Scientists say dagger found in ancient Egyptian King Tutankhamun's tomb was made with iron from a meteorite.
New research suggests that a dagger found in ancient Egyptian King Tutankhamun's tomb has extraterrestrial origins.
A team of Italian and Egyptian researchers who analysed the metal composition of the blade said on Thursday the artefact was made with iron from a meteorite.
Archaeologists and historians have been fascinated by Tutankhamun's mummified remains and other artefacts found in his tomb since their discovery in 1925.
For decades, scientists have claimed that the iron dagger, found within the bandages covering the ancient king's body, may have come from meteorites because the existence of smelted iron was rare in ancient Egypt during Tutankhamun's rule.
But lack of detailed analysis of the artefacts from Tutankhamun's tomb meant that it had been difficult to know for sure what materials were used.
Now, Italian and Egyptian researchers who used X-ray technology to take detailed pictures of Tutankhamun's dagger claim to have proved that the dagger was indeed made of "extraterrestrial iron".
In a research paper published in the journal Meteoritics & Planetary Science, they said the dagger was made of high amounts of nickel and cobalt, indicating its meteoritic origins.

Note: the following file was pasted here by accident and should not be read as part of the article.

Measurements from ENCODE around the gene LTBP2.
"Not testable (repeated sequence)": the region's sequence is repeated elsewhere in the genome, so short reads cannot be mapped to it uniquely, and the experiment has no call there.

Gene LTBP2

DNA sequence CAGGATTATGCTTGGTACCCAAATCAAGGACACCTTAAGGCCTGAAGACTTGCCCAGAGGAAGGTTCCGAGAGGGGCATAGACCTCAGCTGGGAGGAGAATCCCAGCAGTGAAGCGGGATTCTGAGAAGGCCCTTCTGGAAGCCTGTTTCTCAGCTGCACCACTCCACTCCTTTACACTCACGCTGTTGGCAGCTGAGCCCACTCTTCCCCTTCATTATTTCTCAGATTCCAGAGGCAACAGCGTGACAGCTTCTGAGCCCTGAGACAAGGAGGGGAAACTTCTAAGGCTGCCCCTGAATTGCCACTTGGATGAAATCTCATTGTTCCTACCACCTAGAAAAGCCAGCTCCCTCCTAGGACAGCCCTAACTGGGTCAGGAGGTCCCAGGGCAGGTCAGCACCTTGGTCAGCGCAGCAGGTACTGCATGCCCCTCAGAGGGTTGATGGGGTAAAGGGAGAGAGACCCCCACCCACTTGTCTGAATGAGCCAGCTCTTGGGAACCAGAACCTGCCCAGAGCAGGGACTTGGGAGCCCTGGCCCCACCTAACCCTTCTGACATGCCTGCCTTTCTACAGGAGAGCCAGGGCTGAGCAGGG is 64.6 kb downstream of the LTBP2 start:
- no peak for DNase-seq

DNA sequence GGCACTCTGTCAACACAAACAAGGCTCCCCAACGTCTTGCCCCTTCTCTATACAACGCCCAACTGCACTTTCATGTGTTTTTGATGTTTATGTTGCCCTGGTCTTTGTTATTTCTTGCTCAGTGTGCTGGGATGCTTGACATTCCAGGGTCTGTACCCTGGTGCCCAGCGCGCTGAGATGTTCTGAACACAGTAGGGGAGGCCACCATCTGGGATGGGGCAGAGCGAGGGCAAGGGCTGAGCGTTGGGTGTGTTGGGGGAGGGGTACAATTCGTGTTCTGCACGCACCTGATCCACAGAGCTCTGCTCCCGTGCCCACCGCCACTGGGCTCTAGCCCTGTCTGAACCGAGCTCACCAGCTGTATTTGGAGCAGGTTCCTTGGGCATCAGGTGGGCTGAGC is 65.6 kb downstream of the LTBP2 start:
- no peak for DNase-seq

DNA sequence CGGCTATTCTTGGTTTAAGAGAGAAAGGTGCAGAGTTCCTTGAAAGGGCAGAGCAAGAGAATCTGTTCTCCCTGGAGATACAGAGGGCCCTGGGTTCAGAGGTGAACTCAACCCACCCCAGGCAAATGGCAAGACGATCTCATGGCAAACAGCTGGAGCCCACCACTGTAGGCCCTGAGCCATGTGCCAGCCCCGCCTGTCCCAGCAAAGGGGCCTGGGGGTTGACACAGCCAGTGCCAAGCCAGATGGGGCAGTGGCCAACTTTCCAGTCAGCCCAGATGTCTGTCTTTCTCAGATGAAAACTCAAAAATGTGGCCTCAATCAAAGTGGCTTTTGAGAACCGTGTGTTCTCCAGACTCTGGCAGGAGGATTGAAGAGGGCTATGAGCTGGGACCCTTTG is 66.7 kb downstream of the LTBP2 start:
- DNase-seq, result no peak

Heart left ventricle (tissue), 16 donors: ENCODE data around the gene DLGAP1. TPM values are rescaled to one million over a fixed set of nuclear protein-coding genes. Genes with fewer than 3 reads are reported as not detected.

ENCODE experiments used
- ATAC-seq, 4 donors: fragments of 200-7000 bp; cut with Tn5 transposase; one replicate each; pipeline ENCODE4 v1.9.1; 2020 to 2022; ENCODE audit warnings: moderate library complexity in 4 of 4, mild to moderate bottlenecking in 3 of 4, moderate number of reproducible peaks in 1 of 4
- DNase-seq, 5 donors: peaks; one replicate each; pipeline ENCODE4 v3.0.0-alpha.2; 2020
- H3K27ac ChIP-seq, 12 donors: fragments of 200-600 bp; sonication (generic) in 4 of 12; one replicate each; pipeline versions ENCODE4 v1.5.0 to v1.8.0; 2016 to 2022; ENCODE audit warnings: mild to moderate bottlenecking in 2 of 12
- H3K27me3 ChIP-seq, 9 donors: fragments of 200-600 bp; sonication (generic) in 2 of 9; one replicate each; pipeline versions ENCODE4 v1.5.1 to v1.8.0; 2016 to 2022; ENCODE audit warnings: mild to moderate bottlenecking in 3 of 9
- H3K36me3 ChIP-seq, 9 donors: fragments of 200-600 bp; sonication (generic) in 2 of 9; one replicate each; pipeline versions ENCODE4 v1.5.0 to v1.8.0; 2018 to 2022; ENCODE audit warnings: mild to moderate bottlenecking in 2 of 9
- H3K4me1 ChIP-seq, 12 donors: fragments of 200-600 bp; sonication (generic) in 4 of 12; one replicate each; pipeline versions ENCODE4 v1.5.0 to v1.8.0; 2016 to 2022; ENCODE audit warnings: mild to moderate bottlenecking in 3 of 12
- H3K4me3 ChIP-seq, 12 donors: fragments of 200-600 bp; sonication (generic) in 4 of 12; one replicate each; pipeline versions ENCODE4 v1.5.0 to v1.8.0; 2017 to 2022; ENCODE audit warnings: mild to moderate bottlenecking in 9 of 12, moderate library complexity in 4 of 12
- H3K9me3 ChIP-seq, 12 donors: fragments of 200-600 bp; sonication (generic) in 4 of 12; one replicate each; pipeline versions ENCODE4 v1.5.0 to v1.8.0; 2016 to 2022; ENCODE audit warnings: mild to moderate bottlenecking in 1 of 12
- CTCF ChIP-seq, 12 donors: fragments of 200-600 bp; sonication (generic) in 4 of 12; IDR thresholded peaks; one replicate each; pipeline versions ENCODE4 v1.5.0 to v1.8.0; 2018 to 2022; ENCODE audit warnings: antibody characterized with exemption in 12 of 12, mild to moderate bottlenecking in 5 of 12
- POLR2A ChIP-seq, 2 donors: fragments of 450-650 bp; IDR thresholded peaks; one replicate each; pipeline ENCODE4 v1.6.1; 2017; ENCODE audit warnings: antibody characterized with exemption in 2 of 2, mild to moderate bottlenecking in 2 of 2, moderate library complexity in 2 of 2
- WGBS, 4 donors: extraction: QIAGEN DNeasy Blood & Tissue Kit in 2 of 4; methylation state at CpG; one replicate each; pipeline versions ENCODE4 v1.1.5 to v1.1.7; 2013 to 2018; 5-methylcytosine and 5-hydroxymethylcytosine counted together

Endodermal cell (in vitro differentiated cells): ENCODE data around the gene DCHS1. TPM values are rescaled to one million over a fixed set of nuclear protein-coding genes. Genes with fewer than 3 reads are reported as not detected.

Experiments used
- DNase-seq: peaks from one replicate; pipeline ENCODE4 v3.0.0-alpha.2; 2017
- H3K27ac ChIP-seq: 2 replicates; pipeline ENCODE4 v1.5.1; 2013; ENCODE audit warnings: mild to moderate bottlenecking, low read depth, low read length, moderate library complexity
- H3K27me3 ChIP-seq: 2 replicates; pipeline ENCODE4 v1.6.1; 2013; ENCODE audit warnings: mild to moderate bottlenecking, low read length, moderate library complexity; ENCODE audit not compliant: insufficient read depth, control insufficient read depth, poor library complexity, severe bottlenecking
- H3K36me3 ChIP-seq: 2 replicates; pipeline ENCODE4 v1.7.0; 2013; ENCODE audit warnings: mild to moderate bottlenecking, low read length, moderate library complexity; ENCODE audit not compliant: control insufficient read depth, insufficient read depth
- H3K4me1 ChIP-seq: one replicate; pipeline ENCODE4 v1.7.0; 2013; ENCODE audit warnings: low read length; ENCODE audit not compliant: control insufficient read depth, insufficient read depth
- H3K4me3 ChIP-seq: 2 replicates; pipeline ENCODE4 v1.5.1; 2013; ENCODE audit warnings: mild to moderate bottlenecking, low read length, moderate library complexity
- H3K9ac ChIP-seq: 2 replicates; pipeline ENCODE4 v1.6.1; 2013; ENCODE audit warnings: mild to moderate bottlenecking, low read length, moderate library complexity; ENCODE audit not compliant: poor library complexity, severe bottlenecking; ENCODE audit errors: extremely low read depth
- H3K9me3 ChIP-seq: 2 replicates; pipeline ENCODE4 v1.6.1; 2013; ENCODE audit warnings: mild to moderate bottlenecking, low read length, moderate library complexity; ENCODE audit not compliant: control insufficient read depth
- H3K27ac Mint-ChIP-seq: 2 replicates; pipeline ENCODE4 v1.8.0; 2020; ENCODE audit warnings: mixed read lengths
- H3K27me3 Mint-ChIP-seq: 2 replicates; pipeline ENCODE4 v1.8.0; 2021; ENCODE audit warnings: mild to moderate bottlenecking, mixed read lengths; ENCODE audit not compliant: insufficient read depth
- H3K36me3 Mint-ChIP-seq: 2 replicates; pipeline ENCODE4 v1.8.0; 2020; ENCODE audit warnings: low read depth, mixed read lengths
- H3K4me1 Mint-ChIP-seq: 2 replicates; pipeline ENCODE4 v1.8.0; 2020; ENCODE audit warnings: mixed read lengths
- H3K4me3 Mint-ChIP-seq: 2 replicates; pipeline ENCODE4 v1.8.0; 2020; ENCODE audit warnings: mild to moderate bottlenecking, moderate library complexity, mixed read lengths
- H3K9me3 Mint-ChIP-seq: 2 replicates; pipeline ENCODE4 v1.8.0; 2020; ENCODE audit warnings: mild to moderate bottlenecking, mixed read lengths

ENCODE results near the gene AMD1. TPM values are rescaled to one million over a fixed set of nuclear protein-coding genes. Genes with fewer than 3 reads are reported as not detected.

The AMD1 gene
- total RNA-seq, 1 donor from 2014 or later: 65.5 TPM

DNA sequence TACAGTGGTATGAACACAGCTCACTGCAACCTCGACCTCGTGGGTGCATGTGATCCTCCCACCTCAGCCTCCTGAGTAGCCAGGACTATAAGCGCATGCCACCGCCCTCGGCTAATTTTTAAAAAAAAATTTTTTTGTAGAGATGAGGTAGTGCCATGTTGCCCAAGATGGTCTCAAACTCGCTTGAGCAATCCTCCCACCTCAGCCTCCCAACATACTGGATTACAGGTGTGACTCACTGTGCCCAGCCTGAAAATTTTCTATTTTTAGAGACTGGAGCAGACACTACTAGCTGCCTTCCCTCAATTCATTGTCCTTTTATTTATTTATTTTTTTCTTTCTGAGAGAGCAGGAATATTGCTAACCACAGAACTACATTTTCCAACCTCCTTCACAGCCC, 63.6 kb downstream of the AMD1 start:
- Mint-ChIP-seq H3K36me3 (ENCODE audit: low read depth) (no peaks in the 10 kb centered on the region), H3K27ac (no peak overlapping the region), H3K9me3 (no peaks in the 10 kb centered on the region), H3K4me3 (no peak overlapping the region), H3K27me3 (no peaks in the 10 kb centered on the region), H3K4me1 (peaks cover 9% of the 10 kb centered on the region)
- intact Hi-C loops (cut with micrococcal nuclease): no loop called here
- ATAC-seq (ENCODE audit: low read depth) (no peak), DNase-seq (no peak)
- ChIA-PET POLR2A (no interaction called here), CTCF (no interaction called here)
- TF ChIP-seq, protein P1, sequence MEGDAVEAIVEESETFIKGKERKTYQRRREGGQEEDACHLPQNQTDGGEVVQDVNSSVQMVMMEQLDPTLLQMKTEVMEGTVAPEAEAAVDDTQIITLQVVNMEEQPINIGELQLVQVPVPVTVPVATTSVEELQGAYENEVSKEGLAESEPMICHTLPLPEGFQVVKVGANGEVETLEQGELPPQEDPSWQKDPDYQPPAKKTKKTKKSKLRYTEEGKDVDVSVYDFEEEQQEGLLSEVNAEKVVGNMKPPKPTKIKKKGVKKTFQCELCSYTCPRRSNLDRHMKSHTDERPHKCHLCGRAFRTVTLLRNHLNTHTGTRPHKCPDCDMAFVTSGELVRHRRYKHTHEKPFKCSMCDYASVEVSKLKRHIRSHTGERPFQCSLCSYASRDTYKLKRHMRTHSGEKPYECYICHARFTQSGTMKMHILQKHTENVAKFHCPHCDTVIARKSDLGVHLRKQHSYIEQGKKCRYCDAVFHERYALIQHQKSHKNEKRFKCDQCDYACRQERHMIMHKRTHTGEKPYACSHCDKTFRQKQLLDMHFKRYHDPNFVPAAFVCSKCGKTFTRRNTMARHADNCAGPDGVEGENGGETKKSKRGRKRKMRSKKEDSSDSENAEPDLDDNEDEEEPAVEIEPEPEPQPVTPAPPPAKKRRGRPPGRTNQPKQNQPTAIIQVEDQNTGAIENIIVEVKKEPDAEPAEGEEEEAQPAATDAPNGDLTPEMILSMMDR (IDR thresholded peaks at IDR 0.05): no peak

The authors also said Egyptians probably knew the iron was "coming from the sky" and, as a result, they valued the dagger immensely.
"We suggest that ancient Egyptians attributed great value to meteoritic iron for the production of fine ornamental or ceremonial objects," the article said.
Ancient Egyptians' knowledge about the origin of the iron can also be seen in their language, the researchers said.
'Iron in the sky'
Commenting on the research paper, Joyce Tyldesley, a senior lecturer in Egyptology at the University of Manchester, said that ancient Egyptians had a word for iron, which is translated as "iron from the sky".
"So they are obviously recognising things that are coming to Earth and imagining that these are the gifts of the gods," Tyldesley said.
"What's unusual about the dagger is that Tutankhamun was buried at a time when Egyptians were not using much iron at all," she added.
Even though the dagger was found within Tutankhamun's tomb in Egypt, Tyldesley said it is impossible to be sure that the dagger was made in Egypt.
"The suspicion is that it was actually an import," she said.
"Egyptologists suspect that maybe this was a dagger sent to Egypt from a neighbouring state during the reign of Tut's grandfather.
"It may have been included in his tomb because it's a very valuable piece and also because it is a family heirloom that has belonged to his grandfather."
The iron dagger was not the only artefact found with Tutankhamun's mummified remains. Thousands of mysterious artefacts from the tomb are still waiting to be analysed and Egyptologists believe that the tomb is still full of surprises.
"We are only now being able to start looking at all the artefacts and trying to make sense of them," said Tyldesley.
"This is a story that is going to keep unfolding for many many years."
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